Combining Neural Networks and Context-Driven Search for On-Line, Printed Handwriting Recognition in the Newton

Larry Yaeger, Apple Computer, Inc.

February 17, 1998


Abstract

While on-line handwriting recognition is an area of long-standing and ongoing research, the recent emergence of portable, pen-based computers has focused urgent attention on usable, practical solutions. I will discuss a combination and improvement of classical methods to produce robust recognition of hand-printed English text, for a recognizer shipping in new models of Apple Computer's Newton MessagePad and eMate. Despite the Newton's ignominious past, this second-generation "Print Recognizer" is widely regarded to have provided the world's first truly useable handwriting recognition system. A straightforward combination of an artificial neural network (ANN), as a character classifier, with a context-driven search over segmentation and word recognition hypotheses provides the basis of this recognition system. Long-standing issues relative to training, generalization, segmentation, models of context, probabilistic formalisms, etc., needed to be resolved, however, to obtain excellent performance. I will give an overview of the entire recognition architecture, plus present a number of recent innovations in the application of ANNs as character classifiers for word recognition, including integrated multiple representations, normalized output error, negative training, stroke warping, frequency balancing, error emphasis, and quantized weights. User-adaptation and cursive recognition extensions to this technology will be discussed briefly.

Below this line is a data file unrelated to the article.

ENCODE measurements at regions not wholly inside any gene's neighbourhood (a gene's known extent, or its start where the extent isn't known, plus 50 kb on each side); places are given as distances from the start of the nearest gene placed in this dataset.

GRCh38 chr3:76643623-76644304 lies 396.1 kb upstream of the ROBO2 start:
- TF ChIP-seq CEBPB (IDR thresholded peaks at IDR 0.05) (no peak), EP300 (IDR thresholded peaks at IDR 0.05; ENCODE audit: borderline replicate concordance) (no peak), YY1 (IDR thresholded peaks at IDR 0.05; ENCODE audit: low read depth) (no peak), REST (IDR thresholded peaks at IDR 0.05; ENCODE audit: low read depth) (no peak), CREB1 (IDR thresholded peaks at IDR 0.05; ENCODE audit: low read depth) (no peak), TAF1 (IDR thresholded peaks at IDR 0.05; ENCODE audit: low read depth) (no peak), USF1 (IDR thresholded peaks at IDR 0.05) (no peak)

Biography

Larry Yaeger http://pobox.com/~larryy is a programmer-scientist who has made technical contributions in the fields of neural networks and handwriting recognition (Newton's "Print Recognizer"), artificial life (PolyWorld), user interface design (for Koko the gorilla), computer graphics (The Last Starfighter, 2010, and Labyrinth), and computational fluid dynamics. His efforts have aided the Newton Systems Group, the Apple Research Labs, and Alan Kay's Vivarium Program at Apple Computer, as well as Digital Productions, and various aerospace companies.